Arthur Lismer: An Appropriate First Acquisition for the New Alan Klinkhoff Gallery
Walter Klinkhoff bought directly from Lismer
Arthur Lismer, C.C., LL.D., O.S.A., Ropes and Gear, Neil's Harbour, Cape Breton I., N.S., 1946, oil on canvas board
Back in week one at Galerie Alan Klinkhoff, we finalized our first acquisition and for Jon, Craig and I, it was as exciting as it was appropriate that it was a painting by Arthur Lismer, a founding member of the Group of Seven and an artist with whom we are deeply familiar. Ropes and Gear, Neil’s Harbour, Cape Breton I., N.S., 1946 is an outstanding composition in a theme and spirit similar to other fine Nova Scotia paintings of the same generation in the collection of The National Gallery of Canada (Floats and Buoys, Neil’s Harbour, 1946 and Docks at Ingonish, 1945) and The Art Gallery of Ontario (Dock Vista, 1945). Our excitement is due to the aesthetic virtues of the painting and significance of Lismer’s message in this body of work.
Why is it so Appropriate?
In 1985 Dennis Reid, as Curator of Canadian Historical Art wrote of “...Walter Klinkhoff’s long standing commitment and sensitive attention to this neglected portion of the artist’s career…” (1). Yes, Dad had enormous admiration for this kind of painting by Dr. Lismer and acquired them from the artist and in the marketplace at every opportunity. With great insight and understanding, beyond the literal imagery of this quality of Lismer’s oeuvre John McLeish wrote, “Among the fishing towns of Nova Scotia he found lively subject material and characteristically, meaningfulness and significance in the boats and hillocks, the floats and buoys, the tangled and stalwart gear of the fishermen. To him the tools of these rugged, and in some respects still pioneer Canadians were symbolic of a strength and essential fibre which over sentimentalized seascapes and mordant storm scenes had utterly missed. His paintings of so elemental a theme as gear and dock equipment were alive with strength…" (2).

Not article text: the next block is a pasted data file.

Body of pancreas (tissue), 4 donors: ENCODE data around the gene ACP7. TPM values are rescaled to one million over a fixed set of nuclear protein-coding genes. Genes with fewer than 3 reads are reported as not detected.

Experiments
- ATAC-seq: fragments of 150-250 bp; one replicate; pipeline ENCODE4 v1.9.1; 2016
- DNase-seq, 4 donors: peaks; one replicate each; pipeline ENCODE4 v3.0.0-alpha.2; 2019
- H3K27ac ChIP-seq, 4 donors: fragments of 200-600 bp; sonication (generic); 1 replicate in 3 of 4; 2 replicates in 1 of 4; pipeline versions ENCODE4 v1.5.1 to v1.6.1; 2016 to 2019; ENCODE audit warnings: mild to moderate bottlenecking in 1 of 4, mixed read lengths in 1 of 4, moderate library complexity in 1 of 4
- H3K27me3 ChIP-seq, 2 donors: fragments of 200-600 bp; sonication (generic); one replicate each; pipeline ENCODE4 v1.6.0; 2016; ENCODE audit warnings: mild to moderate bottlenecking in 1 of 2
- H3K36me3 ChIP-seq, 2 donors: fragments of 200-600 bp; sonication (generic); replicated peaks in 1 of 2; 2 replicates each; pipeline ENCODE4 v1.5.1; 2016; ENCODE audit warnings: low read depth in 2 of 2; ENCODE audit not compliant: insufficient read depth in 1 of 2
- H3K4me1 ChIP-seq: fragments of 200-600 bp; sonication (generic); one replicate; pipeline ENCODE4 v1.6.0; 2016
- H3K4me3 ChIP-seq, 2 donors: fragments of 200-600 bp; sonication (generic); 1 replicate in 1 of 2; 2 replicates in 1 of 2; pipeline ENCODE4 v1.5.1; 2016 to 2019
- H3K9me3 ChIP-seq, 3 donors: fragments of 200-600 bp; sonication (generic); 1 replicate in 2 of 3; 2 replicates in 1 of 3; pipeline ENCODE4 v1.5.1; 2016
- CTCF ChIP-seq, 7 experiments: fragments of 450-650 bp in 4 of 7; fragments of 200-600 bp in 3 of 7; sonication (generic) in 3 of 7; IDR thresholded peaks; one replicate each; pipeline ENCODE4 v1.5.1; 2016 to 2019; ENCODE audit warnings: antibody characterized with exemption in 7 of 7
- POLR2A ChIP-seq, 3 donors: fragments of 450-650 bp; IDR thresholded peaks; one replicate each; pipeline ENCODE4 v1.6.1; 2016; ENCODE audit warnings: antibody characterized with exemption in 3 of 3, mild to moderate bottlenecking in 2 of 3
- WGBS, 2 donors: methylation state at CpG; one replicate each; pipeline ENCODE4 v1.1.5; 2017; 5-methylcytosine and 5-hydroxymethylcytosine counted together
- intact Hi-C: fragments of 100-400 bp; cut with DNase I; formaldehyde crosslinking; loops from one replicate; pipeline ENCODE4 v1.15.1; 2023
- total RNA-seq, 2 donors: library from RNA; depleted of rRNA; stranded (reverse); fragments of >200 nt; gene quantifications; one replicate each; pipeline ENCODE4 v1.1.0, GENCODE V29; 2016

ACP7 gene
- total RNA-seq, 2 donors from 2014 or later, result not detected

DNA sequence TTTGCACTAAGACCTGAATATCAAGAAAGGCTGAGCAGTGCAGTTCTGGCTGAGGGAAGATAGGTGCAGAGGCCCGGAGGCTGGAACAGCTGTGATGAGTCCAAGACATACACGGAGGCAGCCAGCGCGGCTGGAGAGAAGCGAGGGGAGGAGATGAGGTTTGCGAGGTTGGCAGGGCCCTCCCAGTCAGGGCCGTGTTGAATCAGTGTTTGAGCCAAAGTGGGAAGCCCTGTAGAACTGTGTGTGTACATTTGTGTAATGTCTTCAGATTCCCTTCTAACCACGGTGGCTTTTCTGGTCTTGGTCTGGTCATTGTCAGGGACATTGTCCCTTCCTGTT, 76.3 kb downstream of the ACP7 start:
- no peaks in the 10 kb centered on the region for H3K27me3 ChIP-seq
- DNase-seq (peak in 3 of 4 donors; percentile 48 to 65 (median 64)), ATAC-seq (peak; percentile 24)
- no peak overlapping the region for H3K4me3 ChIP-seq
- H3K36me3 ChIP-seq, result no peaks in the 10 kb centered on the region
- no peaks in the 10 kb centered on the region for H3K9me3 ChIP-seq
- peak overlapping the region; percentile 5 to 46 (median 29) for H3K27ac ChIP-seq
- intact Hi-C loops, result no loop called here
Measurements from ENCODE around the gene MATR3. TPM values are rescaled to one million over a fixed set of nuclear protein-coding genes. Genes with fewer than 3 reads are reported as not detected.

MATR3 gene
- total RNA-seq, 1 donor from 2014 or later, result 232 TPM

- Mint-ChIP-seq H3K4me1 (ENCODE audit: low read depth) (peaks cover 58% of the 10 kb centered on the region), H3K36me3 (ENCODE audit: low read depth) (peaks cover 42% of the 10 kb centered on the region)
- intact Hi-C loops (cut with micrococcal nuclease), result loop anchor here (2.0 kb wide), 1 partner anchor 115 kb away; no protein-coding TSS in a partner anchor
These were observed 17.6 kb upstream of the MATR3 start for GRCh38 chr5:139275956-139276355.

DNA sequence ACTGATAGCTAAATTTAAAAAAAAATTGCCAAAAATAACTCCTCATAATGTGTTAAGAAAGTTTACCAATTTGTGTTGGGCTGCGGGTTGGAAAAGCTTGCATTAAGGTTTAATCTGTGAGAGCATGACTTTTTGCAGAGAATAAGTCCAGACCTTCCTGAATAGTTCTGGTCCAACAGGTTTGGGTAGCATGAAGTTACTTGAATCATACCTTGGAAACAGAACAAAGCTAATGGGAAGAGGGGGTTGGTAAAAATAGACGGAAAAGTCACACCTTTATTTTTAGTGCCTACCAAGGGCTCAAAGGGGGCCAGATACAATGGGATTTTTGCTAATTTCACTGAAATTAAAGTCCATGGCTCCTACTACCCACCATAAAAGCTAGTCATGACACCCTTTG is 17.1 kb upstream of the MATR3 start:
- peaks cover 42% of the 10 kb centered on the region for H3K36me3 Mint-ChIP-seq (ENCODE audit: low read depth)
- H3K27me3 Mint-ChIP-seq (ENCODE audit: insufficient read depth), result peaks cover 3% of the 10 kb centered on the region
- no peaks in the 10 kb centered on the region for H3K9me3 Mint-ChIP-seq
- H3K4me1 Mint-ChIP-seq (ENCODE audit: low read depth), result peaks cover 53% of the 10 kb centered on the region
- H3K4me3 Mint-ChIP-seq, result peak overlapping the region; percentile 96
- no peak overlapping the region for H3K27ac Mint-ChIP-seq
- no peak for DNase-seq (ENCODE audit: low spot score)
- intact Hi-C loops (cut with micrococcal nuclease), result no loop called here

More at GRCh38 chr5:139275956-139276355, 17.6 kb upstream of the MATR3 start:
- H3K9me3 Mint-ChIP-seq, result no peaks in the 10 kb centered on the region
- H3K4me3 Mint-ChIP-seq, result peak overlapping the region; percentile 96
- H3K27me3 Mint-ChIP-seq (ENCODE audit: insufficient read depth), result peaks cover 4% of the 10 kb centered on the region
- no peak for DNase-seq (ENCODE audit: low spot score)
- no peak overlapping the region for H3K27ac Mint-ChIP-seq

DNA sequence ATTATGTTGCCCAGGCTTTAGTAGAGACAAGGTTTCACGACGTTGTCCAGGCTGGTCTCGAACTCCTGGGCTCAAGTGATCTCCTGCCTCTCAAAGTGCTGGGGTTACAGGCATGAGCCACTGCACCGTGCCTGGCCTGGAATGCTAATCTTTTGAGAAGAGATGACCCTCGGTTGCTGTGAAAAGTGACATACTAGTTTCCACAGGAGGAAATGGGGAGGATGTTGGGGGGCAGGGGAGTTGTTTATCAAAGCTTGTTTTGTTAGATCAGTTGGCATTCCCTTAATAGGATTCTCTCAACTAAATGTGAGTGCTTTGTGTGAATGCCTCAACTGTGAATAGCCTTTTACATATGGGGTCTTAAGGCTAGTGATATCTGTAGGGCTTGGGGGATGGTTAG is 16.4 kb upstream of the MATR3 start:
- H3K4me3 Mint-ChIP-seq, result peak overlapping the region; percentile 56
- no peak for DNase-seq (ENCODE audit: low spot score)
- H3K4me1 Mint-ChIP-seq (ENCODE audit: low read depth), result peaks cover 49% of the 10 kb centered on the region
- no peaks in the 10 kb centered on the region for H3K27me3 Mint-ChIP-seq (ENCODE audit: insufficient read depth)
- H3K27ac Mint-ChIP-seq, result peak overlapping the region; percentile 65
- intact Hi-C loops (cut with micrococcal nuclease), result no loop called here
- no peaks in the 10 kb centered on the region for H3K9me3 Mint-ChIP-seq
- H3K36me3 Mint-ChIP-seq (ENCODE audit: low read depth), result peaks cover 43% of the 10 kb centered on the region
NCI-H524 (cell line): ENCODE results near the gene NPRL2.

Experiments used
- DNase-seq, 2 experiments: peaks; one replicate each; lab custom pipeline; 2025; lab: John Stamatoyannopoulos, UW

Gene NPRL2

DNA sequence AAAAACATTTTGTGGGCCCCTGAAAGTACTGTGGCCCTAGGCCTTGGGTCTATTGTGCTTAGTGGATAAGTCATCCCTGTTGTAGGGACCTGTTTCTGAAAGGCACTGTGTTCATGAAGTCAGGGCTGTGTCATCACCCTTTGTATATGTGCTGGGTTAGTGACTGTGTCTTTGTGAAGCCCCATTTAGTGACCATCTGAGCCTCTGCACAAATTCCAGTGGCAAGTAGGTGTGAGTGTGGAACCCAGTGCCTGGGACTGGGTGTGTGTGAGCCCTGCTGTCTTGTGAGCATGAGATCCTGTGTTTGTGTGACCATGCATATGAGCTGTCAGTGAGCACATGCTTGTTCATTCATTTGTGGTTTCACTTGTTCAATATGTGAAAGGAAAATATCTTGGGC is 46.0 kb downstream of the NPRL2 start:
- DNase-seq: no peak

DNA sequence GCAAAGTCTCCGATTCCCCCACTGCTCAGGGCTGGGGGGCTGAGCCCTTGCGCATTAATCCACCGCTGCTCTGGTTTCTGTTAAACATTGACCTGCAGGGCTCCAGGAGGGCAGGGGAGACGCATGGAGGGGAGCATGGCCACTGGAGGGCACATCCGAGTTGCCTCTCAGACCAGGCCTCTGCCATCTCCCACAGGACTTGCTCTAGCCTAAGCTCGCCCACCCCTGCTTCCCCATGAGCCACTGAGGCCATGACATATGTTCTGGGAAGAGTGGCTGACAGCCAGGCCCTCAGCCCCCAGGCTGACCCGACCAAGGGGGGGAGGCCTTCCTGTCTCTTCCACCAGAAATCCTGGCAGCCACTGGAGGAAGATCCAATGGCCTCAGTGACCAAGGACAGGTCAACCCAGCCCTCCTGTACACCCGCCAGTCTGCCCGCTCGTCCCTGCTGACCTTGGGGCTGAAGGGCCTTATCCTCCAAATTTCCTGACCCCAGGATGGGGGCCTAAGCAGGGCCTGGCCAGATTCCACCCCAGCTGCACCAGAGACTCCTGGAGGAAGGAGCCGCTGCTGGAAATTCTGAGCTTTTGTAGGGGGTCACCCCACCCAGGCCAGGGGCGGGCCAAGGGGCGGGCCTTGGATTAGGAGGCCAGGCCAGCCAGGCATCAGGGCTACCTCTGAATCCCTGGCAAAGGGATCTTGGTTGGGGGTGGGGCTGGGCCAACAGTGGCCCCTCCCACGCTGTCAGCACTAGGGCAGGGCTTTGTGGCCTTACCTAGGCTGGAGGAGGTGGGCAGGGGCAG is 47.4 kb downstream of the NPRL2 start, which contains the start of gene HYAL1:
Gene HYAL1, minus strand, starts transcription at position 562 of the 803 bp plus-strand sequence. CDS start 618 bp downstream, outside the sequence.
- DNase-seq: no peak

From a personal perspective, however, I am also compelled to transcribe McLeish’s last visit with Arthur Lismer, his mission in the spring of 1966 to purchase a Lismer for the Education Building at Brandon University: “…. he (Dr. Lismer) said to me gaily, ‘Come John let’s see what Lismers they have in the galleries these days,’ and off we went Lismer striding like an athletic school boy out into the spring sunshine. We went first along the street to the Klinkhoff Galleries. Lismer disliked most of the private galleries, presumably as profiteers in the people’s world of art but he was fond of the Klinkhoffs who were both at their gallery... There was indeed a Lismer, an especially charming one glowing out at us from the wall as the four of us talked and strolled among the paintings. We found no more Lismers that day, and my good friend and I parted in the afternoon, with warm good byes and the usual promises to keep more closely in touch” (3).
Copyright © Galerie Alan Klinkhoff, January 16, 2014Footnotes:
1. Canadian Jungle: The Later Work of Arthur Lismer, Dennis Reid, Art Gallery of Ontario, 1985, p. 8
2. September Gale, A Study of Arthur Lismer of the Group of Seven John A. B. McLeish, J. M. Dent and Sons, Toronto, second edition 1973, p. 1863. Ibid. p. 202